"You forget what you want to remember, and you remember what you want to forget." -The Road
It's been over a month, nearly two, since the morning the double tractor trailer blocked four lanes of traffic to deliver its load of 10 to 30 tombstones. I have lost hold on the number of stones, and it's the trucker's pivot across the road that I remember. I regretted for weeks not having a camera in the passenger seat.
It's been a week or so since a masked young man on a bike looked out over the same traffic, inverted homeward, 7pm. He had a pet rabbit sitting in bike's trailer hitch. I could have snapped the photo but I didn't want to upset his serenity.
I think about that trucker and that rabbit. The photos not taken. How hard it is to carry. How easy it is to be carried.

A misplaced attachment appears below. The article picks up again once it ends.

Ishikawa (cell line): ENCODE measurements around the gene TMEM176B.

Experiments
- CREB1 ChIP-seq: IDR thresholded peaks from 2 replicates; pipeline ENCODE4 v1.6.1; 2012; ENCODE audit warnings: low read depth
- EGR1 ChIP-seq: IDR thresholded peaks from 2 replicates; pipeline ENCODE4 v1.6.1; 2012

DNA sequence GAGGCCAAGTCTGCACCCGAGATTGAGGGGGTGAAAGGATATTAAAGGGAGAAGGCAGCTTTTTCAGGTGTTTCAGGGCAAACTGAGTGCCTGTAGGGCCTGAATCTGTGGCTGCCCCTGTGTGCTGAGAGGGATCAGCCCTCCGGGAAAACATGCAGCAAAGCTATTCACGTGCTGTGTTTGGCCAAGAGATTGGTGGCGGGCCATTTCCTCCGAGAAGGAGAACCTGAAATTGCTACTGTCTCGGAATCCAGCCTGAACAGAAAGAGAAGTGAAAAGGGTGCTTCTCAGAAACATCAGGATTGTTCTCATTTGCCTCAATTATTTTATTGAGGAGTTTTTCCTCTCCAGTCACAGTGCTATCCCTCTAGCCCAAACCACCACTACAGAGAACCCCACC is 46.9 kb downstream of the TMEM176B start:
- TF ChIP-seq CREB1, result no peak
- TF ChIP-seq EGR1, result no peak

"my family doesn't like it if I practice at home"
NOTE: This is the second time in slightly over a year that I have encountered --and reported-- hate speech graffiti within a certain park system. I do not condone it, particularly as someone who is of ethnic groups whom these bigots target. I took the photo as documentation, which presents a useful counterpoint to the other photos I have been taking-- detached observations or joyous personal moments. I am happy to say that the hate speech has now been removed. I'm lucky that I was in a position to talk with law enforcement about the situation in a safe way. I also feel grateful, looking back, that I could then just go about the rest of my day and not have to remediate it myself..
I am observing the COVID era from the comfort of my suburban neighborhood.